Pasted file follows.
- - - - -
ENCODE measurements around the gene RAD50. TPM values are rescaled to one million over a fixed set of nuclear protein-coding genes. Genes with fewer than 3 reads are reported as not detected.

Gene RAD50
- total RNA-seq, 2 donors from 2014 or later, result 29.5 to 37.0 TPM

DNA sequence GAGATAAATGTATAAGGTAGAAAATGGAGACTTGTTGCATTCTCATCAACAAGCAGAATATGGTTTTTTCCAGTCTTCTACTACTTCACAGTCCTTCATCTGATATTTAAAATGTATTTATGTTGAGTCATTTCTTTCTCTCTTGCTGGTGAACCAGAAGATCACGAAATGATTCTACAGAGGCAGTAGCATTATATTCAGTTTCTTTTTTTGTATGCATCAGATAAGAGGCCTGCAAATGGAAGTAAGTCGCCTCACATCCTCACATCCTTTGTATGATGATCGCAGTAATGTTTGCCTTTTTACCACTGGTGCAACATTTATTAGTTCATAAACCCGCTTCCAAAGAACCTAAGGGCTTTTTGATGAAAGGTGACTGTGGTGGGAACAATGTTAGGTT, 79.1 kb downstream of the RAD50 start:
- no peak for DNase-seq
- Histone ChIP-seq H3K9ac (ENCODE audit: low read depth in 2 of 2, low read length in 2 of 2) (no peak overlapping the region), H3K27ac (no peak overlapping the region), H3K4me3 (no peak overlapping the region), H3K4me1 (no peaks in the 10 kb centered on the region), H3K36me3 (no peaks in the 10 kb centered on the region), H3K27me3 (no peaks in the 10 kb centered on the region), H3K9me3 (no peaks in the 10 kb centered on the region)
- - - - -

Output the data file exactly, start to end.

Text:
ENCODE measurements around the gene RAD50. TPM values are rescaled to one million over a fixed set of nuclear protein-coding genes. Genes with fewer than 3 reads are reported as not detected.

Gene RAD50
- total RNA-seq, 2 donors from 2014 or later, result 29.5 to 37.0 TPM

DNA sequence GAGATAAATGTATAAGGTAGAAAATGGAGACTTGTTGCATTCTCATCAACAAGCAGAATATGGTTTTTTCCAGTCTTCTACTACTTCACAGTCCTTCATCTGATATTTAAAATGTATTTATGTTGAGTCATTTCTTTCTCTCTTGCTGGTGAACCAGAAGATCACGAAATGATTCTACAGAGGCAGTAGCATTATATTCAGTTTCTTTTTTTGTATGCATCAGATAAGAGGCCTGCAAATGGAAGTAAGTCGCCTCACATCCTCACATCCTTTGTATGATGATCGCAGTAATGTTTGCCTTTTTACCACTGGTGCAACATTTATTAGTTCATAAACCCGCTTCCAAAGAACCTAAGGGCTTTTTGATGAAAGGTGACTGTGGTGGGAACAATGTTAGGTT, 79.1 kb downstream of the RAD50 start:
- no peak for DNase-seq
- Histone ChIP-seq H3K9ac (ENCODE audit: low read depth in 2 of 2, low read length in 2 of 2) (no peak overlapping the region), H3K27ac (no peak overlapping the region), H3K4me3 (no peak overlapping the region), H3K4me1 (no peaks in the 10 kb centered on the region), H3K36me3 (no peaks in the 10 kb centered on the region), H3K27me3 (no peaks in the 10 kb centered on the region), H3K9me3 (no peaks in the 10 kb centered on the region)